Coming off of a performance on The Late Show with Stephen Colbert, a multi-night sellout of Brooklyn Bowl, and with a tidal wave of summer festivals on their horizon, Vulfpeck is only gaining momentum. Last week, the Ann Arbor-born, Los Angeles-based funk outfit anointed Chicago’s newest venue, Savage Smyth, with their signature sticky-sweet sound and Spotify scheming.
The performance itself was pure, unadulterated FUNK. Chucking guitar licks, gut-busting rhythm sections, rollicking organ and clavinet, all saturated in delicious wah-wah—Vulfpeck’s gooey, viscous grooves command dancing.
A special merch line featured handmade pins of the bandmates and Funky Duck keychains, whose proceeds went entirely to benefit the American Heart Association.
The show was also something of a family affair. Vulfpeck bandleader Jack Stratton’s mom made an appearance to teach the audience the new Funky Duck dance, which fans helped devise through an online contest.
The event itself was made possible in part by Jack’s sister, Lucy Stratton, Director of Business Development at Chicago’s AgencyEA, which owns Savage Smyth.
Savage Smyth is a 8,000-square-foot creative space that can be fully customized to suit any event. An additional 8,000-square-foot outdoor deck provides a stunning view of the Chicago skyline. The industrial aesthetic is contemporary and functional. Savage Smyth is bound to become an essential stop for innovative artists like Vulfpeck.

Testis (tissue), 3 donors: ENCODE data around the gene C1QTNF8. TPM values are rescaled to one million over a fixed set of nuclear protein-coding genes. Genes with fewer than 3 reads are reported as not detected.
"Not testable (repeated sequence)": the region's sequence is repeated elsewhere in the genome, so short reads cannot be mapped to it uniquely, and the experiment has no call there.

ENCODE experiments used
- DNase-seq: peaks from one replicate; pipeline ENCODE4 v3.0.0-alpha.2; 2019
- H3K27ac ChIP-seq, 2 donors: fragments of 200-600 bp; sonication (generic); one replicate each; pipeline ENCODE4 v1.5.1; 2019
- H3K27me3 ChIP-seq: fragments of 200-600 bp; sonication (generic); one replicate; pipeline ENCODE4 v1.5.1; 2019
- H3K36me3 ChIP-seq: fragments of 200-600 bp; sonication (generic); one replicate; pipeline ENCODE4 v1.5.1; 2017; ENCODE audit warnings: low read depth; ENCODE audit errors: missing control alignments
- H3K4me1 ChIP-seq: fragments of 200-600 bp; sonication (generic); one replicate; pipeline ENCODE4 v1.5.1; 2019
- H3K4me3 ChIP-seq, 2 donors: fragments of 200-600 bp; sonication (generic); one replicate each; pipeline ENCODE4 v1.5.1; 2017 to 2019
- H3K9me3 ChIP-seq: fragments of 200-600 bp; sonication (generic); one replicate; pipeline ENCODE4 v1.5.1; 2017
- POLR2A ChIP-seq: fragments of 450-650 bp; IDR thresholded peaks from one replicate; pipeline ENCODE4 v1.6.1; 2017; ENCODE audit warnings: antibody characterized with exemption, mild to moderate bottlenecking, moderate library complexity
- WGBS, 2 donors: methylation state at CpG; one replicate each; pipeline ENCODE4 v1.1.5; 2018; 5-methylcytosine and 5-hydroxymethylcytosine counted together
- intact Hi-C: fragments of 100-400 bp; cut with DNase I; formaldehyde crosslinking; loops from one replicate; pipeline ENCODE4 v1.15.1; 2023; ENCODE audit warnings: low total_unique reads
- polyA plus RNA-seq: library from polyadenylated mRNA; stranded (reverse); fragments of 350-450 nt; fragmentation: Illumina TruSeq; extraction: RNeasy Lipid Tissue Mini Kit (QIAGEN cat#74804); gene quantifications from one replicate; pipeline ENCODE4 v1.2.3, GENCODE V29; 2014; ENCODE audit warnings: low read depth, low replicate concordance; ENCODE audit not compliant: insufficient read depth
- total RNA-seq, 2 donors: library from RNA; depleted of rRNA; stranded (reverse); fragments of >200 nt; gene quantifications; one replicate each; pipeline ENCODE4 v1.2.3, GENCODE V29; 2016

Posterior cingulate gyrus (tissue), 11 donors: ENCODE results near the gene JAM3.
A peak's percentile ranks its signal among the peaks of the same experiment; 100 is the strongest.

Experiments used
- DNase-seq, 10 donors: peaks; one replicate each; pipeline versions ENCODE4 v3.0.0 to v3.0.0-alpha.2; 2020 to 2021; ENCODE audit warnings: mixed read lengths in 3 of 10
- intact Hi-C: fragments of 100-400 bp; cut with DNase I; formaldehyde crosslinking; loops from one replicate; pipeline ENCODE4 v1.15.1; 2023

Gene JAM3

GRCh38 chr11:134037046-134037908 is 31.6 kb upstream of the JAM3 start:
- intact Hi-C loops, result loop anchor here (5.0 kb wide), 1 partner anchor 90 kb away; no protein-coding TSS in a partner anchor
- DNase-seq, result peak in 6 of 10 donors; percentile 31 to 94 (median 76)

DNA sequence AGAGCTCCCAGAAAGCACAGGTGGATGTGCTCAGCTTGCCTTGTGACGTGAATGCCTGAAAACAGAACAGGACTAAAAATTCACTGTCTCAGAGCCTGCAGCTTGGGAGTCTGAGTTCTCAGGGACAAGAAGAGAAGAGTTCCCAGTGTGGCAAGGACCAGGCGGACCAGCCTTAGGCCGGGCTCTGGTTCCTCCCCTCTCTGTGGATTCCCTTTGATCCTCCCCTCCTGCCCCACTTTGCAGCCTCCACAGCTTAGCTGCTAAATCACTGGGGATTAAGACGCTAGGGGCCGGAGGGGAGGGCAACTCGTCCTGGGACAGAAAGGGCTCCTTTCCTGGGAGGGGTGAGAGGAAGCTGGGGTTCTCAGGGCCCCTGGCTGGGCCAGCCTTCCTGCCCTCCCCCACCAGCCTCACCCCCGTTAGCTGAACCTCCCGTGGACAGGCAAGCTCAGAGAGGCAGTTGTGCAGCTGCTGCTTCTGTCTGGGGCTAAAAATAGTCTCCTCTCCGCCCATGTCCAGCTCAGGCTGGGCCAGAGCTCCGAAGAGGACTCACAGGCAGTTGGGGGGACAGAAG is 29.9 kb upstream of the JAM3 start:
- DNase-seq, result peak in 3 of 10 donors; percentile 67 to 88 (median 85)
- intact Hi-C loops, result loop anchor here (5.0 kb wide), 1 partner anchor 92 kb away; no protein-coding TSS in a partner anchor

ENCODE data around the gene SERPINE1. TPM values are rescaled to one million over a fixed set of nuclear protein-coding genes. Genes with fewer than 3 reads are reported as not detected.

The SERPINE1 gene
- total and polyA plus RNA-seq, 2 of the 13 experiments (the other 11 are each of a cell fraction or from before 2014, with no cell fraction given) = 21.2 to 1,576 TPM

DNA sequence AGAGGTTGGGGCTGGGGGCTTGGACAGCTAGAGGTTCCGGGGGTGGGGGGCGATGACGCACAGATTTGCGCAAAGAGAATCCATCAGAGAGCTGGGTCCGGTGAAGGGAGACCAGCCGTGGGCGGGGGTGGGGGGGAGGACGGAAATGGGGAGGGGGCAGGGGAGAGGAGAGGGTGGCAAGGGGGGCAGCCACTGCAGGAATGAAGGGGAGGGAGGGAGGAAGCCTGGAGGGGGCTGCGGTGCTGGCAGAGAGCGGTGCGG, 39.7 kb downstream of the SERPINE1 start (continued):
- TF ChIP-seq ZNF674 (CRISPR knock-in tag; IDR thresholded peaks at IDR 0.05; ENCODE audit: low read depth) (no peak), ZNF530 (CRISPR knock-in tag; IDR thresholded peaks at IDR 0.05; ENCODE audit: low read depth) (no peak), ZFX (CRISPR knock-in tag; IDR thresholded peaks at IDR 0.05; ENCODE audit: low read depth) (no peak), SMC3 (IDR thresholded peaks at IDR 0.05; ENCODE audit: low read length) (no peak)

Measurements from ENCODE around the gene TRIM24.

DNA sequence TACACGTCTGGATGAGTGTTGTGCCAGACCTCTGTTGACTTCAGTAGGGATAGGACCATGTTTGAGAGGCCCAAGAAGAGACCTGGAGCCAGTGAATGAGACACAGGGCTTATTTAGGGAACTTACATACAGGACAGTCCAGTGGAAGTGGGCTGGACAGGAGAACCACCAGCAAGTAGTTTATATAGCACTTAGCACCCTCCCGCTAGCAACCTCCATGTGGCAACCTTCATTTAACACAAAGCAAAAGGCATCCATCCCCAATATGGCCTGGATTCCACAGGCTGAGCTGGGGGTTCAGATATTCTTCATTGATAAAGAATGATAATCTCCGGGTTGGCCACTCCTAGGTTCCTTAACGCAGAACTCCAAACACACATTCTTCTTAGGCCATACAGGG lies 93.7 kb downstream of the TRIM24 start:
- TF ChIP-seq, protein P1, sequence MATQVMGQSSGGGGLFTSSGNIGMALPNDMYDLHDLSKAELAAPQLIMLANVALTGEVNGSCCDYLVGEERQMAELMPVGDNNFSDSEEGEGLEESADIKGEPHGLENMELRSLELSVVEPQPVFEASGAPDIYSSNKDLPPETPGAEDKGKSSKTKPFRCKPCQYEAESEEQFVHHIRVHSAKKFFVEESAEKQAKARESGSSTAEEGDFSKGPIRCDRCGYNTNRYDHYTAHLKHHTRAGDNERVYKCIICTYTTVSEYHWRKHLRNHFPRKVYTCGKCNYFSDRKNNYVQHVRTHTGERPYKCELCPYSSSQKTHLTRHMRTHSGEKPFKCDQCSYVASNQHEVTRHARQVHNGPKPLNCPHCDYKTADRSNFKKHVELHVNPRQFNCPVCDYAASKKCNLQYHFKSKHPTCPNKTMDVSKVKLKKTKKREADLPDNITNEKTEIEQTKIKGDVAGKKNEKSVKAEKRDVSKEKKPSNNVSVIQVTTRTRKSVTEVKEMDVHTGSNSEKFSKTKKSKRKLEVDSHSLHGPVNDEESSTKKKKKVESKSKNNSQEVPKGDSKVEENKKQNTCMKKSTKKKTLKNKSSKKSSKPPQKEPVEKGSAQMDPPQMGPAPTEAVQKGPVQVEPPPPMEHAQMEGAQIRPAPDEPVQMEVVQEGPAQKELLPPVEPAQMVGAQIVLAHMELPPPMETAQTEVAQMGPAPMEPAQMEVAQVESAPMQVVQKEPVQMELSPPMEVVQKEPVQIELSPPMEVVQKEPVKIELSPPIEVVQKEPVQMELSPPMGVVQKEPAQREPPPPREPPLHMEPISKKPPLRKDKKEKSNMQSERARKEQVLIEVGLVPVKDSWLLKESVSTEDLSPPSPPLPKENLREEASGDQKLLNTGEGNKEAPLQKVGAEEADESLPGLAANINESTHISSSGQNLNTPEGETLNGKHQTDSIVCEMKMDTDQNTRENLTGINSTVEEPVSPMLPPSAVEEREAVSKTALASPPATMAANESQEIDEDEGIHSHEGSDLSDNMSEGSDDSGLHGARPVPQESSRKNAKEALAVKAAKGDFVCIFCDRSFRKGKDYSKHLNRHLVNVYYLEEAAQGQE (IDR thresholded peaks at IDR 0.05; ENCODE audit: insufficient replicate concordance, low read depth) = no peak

Of course, it wouldn’t be a Vulfpeck show without fans profiting off of the band’s shenanigans. In 2014, the funkateers released Sleepify, an album of complete silence for Spotify listeners to loop in their sleep, with the royalties funding an admission-free tour. Eventually, the music streaming giant caught on to this violation of their Terms of Service, but not before accumulating $20k in royalties. This time around, the band found an even better way to snag royalties and comply with Spotify’s guidelines. The single “Flow State” hit Spotify in April and is 30 seconds of Earth’s resonant frequency—a low, practically inaudible tone—to be looped millions of times. Unbeknownst to attendees of the Savage Smyth set, this round of royalties was to pay fans for coming to the show; Jack personally presented each concertgoer with a crisp dollar bill in lieu of admission. There’s no better way to make a buck.
Between the free money, the help from the Stratton clan, charity merch, and the free Michigan beer, it’s encouraging to see a community oriented approach to ever-growing popularity, and an inventive one at that. We have no clue where Vulfpeck is taking us next, but we’re glad they’re bringing us along for the ride.